As a coach, I’m most nervous during the return to running after a marathon phase of training. Aerobic fitness remains high but the body is still reeling from the aftermath of racing 26.2 miles.
The injury risk is significantly higher post-marathon, when the heart and lungs are in great shape but your “structural fitness” is weak.
If you’re coming off a big marathon PR, you may feel like running fast just a week or two after the race, but that may cause a running injury and even compromise your long-term development as a runner.
In fact, the bodily damage you experience after a marathon is significant. Even if you “feel good” 3-5 days after a marathon, muscular damage takes up to two weeks to fully heal. But that’s not all:
- Muscular strength is limited, with inflammation and cell damage persisting for up to two weeks after the marathon
- Immune function is severely compromised and it’s far easier to get sick, making it more important to focus on nutritious food, hydration, and great sleep
- The heart may even experience damage in runners who are not as prepared to race 26.2 miles (don’t worry, it heals just fine)
- Muscle memory is compromised, making fast running more difficult in the 2-3 weeks after the marathon (and riskier for injuries)
So… scared of the marathon distance yet?!
Don’t be. The marathon is a safe event. But the significant trauma incurred from racing 26.2 miles as hard as possible requires significant recovery efforts, which is why I prefer a structured recovery plan.
When I work with my runners after a marathon, their recovery plans resemble a “reverse taper” (except without the fast workouts). The goal is to maximize recovery while limiting the chance of a running injury.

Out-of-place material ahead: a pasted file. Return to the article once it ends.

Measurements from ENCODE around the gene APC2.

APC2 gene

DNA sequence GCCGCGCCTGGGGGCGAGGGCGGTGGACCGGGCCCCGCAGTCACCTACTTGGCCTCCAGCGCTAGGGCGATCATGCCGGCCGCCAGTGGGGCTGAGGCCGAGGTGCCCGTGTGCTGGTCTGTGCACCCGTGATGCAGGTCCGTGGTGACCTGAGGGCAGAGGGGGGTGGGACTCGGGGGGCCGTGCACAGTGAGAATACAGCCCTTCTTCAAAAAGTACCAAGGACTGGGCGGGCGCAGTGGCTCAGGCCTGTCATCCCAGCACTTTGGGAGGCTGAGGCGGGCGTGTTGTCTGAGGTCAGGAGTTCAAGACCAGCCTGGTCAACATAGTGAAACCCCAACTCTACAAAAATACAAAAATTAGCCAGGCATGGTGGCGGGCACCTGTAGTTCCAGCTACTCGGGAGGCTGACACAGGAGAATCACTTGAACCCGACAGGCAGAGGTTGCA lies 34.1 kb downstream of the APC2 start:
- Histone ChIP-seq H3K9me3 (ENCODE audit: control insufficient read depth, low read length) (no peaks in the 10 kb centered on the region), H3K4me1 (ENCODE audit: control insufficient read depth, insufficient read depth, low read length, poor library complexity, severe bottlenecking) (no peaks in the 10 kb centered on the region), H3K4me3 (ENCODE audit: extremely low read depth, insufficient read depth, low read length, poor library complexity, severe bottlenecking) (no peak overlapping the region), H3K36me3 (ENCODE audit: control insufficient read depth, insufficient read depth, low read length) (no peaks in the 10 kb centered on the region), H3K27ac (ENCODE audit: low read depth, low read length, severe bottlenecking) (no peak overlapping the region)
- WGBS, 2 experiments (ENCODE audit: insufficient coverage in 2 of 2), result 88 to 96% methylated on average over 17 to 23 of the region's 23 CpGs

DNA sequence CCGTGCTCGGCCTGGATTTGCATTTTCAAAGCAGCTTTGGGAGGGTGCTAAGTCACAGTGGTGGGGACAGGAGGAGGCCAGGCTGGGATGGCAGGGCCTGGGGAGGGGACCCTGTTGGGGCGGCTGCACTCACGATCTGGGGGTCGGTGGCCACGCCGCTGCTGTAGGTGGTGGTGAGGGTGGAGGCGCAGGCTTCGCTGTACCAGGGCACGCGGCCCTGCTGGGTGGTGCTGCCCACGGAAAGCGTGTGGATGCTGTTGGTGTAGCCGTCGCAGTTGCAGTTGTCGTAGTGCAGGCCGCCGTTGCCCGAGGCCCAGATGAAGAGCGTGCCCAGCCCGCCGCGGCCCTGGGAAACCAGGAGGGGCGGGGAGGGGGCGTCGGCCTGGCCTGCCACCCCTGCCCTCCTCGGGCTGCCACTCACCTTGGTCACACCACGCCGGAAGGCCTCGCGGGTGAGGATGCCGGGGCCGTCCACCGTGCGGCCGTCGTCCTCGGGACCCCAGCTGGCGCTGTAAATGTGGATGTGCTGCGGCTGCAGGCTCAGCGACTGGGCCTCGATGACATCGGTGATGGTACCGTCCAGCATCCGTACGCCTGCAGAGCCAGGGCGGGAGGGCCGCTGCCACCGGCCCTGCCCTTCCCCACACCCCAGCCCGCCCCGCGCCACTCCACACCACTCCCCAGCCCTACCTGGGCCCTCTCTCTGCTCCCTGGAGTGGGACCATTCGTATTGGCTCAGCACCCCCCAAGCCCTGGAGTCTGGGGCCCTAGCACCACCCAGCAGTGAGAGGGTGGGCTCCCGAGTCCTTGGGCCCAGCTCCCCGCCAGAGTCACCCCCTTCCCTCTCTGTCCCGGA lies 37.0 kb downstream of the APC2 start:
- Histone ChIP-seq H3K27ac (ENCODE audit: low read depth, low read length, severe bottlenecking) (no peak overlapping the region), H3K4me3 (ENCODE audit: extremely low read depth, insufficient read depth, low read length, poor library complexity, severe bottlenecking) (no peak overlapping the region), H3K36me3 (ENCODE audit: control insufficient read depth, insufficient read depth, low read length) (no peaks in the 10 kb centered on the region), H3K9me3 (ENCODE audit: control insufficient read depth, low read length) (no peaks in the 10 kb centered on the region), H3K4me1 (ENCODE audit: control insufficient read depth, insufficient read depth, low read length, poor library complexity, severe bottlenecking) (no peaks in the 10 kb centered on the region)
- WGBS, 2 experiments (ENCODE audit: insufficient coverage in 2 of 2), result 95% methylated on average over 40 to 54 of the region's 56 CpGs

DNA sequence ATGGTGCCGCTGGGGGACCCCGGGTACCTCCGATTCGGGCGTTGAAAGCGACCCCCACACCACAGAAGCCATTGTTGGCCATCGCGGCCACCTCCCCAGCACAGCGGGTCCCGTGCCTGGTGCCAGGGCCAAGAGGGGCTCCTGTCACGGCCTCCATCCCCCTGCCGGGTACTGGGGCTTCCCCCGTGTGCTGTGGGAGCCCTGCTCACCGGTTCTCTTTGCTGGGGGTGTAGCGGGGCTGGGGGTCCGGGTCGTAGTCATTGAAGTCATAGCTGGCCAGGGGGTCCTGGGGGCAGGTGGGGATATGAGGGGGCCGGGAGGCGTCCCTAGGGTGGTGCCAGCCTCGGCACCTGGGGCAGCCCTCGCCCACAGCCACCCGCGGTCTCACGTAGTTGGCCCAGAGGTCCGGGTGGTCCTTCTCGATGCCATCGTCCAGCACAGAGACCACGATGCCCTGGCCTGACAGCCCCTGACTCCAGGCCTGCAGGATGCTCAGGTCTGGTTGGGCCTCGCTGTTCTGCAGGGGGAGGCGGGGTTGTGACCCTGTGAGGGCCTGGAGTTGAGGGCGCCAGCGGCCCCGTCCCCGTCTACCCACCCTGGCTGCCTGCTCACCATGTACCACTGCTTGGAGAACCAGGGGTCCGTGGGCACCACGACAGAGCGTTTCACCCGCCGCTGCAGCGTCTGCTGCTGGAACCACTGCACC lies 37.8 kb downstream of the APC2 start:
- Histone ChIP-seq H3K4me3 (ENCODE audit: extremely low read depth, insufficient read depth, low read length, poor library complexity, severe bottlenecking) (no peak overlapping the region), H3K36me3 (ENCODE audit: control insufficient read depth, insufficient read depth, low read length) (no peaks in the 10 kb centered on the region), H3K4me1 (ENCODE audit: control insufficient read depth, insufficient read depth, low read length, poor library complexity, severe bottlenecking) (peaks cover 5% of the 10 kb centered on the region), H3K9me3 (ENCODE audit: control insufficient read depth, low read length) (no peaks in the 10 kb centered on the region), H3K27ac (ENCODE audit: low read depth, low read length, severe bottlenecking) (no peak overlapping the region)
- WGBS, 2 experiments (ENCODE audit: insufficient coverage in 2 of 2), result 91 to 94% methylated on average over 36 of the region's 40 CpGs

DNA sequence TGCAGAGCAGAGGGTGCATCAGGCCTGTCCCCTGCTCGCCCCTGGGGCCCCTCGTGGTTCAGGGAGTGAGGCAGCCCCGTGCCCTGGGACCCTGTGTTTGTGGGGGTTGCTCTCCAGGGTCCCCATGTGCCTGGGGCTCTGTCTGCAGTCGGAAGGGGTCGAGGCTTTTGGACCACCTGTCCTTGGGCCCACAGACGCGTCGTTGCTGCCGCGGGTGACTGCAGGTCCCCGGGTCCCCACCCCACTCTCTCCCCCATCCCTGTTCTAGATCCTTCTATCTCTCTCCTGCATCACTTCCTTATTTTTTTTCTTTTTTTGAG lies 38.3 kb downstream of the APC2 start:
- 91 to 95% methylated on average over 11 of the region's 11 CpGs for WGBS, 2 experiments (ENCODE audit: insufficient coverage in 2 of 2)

This approach is also similar to many off-season training plans. For folks who crave structure, having a plan that shows exactly what to do after a race (including ice baths, strength exercises, cross-training, running, and mobility exercises) can be enormously helpful.
When many runners wonder if they’re doing too much or not enough, a structured program after a marathon can help you successfully return to running after a marathon without the injuries.
Consider a custom training plan after your race to help plan your reverse taper, maximize marathon recovery, and reduce your injury risk.
Return to Running After a Marathon: The First 1-5 Days
As soon as you cross the finish line, the top goal is facilitating the recovery process (after fist pumping because of your enormous personal best, of course).
For the specifics on what can help you recover faster, see my previous article The Definitive Guide to Marathon Recovery.
Today I want to focus on the actual training – how to return to running after a marathon.
During the first 3 days after the race, you shouldn’t run or do any other formal exercise with one exception: the day after the race it’s recommended to do a very easy 15-30 minutes of light exercise.